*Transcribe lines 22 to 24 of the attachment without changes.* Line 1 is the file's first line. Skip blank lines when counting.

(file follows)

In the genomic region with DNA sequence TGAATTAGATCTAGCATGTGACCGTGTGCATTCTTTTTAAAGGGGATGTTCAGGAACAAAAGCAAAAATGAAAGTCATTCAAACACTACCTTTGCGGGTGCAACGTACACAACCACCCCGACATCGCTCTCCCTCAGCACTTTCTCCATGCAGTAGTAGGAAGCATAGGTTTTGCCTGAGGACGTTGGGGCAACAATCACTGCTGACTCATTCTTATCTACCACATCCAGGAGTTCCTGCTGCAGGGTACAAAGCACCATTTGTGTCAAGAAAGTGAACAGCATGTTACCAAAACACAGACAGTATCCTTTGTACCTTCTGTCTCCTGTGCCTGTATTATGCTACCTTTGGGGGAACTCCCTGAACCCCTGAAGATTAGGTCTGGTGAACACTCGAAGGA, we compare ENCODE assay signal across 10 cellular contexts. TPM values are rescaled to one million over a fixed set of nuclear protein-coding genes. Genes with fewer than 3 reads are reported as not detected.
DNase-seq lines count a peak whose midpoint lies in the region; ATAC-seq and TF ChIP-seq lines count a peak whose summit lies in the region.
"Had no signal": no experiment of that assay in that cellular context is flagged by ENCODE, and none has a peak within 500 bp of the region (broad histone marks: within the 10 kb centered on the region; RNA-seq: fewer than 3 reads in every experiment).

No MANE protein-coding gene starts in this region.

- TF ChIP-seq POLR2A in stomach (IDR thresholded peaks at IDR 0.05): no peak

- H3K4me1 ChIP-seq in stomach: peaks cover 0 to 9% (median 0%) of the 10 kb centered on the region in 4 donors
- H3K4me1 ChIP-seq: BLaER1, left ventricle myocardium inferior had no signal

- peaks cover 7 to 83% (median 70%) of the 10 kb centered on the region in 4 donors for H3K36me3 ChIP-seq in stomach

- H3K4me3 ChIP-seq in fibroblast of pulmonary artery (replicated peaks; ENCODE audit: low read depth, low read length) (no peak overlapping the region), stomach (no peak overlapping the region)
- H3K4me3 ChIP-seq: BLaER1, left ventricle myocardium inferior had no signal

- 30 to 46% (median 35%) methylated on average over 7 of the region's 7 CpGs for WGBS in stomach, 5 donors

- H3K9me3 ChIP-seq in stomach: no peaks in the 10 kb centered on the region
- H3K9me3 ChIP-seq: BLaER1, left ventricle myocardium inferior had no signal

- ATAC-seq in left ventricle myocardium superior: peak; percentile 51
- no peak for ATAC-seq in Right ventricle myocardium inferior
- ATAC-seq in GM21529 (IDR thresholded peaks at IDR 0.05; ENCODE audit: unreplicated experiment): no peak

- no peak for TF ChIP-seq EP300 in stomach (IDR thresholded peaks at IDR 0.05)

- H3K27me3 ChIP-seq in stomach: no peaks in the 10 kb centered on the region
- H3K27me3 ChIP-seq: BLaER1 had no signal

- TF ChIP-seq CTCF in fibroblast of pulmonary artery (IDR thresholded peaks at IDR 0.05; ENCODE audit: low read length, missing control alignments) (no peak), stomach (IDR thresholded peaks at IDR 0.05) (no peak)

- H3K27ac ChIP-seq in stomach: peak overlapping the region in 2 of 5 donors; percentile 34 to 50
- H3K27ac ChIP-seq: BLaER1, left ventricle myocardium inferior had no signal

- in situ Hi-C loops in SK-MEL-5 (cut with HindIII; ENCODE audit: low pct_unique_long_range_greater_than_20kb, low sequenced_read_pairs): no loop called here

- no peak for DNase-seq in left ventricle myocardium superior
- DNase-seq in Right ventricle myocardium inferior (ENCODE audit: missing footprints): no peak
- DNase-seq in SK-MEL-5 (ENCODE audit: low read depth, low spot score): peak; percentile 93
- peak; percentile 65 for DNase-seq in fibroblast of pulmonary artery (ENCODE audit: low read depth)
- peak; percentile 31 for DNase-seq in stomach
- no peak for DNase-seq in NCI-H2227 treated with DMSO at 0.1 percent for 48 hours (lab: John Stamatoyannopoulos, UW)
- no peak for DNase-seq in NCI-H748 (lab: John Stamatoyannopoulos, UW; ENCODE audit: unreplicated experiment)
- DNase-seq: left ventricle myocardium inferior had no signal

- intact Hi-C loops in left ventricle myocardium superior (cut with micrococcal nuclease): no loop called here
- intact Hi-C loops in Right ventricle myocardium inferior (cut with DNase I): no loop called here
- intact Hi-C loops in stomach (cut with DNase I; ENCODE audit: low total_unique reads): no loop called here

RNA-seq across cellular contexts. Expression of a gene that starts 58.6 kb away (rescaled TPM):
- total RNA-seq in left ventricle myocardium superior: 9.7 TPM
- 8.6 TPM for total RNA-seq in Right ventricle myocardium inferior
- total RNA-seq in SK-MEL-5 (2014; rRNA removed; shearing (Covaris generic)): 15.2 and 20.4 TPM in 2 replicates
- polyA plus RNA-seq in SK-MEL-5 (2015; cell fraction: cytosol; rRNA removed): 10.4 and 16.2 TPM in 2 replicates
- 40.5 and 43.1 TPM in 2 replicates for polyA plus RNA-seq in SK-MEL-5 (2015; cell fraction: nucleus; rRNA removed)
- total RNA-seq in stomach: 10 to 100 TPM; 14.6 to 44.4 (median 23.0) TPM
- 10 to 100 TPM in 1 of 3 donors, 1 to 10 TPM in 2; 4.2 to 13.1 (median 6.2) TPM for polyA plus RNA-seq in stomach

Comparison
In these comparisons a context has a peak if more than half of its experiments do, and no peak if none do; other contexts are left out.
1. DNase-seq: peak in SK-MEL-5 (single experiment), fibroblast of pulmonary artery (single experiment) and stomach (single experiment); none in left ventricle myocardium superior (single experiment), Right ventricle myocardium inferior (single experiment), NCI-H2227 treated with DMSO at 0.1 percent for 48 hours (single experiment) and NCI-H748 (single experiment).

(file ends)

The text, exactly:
- H3K27ac ChIP-seq: BLaER1, left ventricle myocardium inferior had no signal

- in situ Hi-C loops in SK-MEL-5 (cut with HindIII; ENCODE audit: low pct_unique_long_range_greater_than_20kb, low sequenced_read_pairs): no loop called here

- no peak for DNase-seq in left ventricle myocardium superior